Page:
Measuring Productivity across Sales and Marketing Teams
By Justin Endres, Chief Revenue Officer at ActivTrak
For years, marketing teams have relied on various tools and technologies to help them collaborate—from Monday.com and Trello for project management to Assembla and GitHub for web development to HootSuite and TweetDeck for social media management, and many more.
Sales teams in the field also have relied on powerful tools like Salesforce, Slack and Zendesk to help them collaborate and connect with co-workers in the “main office’.
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But as remote work became the norm this past year, more stakeholders became involved in the implementation and management of these collaboration tools and processes—from IT teams required to ensure remote access, security and continuity to HR leaders seeking to ensure employee safety and wellness, to managers wanting to make sure teams were engaged and thriving.
In the process, many organizations realized they didn’t have the level of workforce insights they needed to ensure sustained workplace productivity— insights that consistently empower people, optimize processes and maximize technology investments.
I know this from my own experience as Chief Revenue Officer at ActivTrak. We’ve always been a progressive organization when it comes to flexible schedules and work from home policies. However, the challenges of 2020 taught us all new lessons when it came embracing a fully remote and/or hybrid work culture.
As marketing and sales leaders, we often assume that productivity means getting more things done. But it really means getting important things done consistently. This requires us to ask much more nuanced questions about employee engagement and experience, and to visualize their work habits and productivity more holistically—combining activity data alongside sentiment data, such as:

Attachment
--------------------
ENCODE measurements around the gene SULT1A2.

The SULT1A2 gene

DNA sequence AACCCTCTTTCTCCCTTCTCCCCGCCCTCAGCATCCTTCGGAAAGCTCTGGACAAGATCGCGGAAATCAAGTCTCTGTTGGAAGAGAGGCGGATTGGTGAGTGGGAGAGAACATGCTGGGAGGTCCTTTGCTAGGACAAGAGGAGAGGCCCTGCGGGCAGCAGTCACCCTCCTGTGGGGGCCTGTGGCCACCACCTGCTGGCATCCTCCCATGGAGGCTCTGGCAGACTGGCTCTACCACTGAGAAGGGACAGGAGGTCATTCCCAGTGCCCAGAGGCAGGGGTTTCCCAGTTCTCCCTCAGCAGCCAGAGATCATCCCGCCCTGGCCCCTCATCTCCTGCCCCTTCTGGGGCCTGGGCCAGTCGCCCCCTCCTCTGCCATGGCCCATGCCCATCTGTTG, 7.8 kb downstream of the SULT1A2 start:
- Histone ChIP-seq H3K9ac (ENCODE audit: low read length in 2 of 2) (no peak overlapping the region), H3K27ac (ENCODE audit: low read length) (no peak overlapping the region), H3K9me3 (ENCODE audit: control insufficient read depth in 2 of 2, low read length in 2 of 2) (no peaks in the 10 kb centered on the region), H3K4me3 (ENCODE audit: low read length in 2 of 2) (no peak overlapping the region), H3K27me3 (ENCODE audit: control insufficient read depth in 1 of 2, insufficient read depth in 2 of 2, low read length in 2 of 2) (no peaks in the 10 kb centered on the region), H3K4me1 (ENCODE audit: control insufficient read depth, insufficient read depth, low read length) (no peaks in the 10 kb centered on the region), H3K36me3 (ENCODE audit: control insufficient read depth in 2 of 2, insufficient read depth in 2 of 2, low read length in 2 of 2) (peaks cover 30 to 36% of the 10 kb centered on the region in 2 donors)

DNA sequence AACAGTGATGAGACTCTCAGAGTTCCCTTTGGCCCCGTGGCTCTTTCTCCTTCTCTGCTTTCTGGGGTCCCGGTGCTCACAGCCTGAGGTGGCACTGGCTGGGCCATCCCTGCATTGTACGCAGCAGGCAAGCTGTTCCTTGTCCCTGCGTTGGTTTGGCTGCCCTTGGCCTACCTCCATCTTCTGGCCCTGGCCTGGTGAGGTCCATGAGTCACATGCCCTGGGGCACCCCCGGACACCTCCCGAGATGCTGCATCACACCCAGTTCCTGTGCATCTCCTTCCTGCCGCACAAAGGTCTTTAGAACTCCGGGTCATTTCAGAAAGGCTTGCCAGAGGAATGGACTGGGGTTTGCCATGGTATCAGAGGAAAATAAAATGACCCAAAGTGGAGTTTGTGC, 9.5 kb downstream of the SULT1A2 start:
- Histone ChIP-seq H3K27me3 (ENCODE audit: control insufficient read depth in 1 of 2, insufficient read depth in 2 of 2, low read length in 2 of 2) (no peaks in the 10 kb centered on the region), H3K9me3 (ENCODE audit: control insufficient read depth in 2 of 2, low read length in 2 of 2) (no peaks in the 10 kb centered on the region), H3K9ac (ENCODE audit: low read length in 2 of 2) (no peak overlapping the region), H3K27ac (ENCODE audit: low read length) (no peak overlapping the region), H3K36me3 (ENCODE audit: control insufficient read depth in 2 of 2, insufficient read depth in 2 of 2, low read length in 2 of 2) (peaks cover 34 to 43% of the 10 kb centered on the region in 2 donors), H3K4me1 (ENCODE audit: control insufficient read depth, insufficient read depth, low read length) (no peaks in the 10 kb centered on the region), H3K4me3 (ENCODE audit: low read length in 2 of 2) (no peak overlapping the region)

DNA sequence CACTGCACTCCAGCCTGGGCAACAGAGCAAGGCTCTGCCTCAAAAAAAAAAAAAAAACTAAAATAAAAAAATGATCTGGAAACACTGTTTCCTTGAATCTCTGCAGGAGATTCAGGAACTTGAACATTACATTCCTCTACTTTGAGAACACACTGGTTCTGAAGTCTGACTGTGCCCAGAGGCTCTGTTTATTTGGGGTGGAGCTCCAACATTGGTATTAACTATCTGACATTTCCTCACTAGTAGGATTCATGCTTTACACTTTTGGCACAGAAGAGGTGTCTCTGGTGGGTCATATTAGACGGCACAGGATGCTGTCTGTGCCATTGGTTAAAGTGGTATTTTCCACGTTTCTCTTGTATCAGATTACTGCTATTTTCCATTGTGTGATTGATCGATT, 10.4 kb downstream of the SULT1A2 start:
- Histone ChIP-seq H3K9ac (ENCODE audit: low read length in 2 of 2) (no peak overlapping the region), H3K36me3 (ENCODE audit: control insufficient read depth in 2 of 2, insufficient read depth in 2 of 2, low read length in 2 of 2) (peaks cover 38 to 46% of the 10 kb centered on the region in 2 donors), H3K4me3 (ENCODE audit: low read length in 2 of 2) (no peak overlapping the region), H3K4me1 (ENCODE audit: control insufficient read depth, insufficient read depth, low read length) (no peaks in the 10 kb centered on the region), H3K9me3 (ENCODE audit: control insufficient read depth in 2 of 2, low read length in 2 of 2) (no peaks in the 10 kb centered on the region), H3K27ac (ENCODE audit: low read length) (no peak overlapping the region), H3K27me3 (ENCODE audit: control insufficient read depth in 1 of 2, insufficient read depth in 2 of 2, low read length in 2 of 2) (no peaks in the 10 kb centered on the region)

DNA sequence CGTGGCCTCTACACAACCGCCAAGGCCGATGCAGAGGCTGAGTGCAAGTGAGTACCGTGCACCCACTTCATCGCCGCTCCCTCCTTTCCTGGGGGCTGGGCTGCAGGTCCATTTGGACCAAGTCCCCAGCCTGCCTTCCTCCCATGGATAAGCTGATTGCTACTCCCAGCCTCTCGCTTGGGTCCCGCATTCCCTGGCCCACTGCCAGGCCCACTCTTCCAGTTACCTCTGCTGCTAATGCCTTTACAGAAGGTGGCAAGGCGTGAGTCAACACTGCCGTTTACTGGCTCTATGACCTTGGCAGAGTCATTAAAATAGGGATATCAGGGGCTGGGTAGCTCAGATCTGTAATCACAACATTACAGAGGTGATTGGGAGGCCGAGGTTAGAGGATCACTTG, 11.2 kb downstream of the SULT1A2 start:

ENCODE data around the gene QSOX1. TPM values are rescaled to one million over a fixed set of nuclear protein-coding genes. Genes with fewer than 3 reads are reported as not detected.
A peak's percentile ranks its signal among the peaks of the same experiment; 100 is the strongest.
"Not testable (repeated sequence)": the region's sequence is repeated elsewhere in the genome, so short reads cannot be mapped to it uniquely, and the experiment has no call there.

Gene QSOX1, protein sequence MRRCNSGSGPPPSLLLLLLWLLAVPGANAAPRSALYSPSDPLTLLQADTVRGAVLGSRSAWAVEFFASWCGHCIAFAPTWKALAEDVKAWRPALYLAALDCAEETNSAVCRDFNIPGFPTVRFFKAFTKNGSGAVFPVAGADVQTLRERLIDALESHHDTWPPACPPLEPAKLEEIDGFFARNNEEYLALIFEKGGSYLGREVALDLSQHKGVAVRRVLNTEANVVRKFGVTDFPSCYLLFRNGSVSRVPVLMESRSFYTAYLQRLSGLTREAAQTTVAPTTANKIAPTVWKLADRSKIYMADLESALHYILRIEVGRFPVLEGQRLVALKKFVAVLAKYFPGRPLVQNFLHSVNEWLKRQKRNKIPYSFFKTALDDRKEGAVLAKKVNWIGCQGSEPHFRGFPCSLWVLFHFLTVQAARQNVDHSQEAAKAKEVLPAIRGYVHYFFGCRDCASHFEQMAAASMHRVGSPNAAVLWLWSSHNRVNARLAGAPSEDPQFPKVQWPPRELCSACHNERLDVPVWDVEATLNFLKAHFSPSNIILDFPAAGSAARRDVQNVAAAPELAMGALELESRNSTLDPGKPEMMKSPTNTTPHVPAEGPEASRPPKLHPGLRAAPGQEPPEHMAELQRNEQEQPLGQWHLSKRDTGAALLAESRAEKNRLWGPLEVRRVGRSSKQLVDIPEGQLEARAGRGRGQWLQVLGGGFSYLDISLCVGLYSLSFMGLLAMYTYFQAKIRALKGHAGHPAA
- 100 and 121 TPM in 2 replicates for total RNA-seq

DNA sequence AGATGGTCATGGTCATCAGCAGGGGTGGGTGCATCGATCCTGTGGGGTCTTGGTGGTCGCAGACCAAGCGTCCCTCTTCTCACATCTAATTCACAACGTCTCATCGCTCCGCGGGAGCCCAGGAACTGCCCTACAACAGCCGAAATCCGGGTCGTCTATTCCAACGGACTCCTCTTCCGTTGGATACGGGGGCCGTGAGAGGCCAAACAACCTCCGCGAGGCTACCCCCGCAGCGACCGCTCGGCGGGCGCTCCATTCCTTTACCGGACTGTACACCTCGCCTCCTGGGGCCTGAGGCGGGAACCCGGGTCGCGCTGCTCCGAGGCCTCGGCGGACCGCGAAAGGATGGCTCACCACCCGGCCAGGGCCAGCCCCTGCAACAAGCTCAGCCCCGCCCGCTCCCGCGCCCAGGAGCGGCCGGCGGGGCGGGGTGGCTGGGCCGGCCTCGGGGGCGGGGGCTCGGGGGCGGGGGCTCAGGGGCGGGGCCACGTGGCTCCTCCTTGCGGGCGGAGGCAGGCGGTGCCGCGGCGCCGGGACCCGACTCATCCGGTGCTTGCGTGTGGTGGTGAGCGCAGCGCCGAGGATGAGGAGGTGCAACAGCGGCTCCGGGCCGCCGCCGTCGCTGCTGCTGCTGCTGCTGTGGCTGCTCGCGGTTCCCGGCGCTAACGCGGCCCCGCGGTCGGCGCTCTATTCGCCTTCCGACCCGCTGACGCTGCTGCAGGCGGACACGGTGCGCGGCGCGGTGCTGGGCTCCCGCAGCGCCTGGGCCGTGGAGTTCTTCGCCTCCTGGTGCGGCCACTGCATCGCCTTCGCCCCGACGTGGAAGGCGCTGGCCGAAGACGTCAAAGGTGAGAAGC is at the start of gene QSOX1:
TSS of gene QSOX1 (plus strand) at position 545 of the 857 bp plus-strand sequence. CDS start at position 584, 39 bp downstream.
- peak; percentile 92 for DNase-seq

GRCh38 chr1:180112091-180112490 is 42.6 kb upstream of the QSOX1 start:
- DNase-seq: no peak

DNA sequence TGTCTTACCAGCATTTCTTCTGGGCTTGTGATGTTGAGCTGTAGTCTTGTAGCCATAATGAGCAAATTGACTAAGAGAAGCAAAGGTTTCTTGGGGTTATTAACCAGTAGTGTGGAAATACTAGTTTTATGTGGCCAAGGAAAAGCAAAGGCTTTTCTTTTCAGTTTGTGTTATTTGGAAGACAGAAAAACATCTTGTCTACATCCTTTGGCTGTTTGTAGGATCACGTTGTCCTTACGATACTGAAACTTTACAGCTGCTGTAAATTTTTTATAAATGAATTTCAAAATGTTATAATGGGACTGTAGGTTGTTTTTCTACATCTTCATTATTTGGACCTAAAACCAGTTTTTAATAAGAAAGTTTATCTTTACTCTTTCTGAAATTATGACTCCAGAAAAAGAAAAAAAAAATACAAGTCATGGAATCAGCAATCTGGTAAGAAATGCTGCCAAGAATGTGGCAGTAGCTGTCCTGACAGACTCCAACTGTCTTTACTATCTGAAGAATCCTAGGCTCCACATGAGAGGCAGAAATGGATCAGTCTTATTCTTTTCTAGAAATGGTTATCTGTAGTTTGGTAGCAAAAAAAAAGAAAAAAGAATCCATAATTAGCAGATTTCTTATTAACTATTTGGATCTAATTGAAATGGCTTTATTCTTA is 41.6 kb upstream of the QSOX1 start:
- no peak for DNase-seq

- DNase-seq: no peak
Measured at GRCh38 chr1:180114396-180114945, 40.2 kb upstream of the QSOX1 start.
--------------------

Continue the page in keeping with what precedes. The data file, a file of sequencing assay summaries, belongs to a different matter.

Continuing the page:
- How long are they working?
- How efficient and focused are they?
- What bottlenecks are they running into?
- What technologies are enablers or distractors?
- Is burnout becoming a factor?
- How are managers helping (or hurting)?
If you aren’t measuring these things, then you probably aren’t managing them. But capturing that kind of information isn’t always easy. It requires looking at data through multiple lenses and doing so in a way that’s unbiased and transparent.
A sales rep juggling two kids at home doing online school is likely to have a much different work schedule than one who is single and lives alone. The goal is to capture those insights in ways that benefit everyone.
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Easier said than done.
Workforce metrics can vary widely across employees, teams, managers and executives. The key isn’t whether you’re making 1% or 2% incremental gains in a particular area, but rather to identify and solve for outliers. Seeing information through trends is essential to how you message and manage priorities around workforce productivity and wellness.
While sales and marketing teams may be working longer hours, are they really working wiser?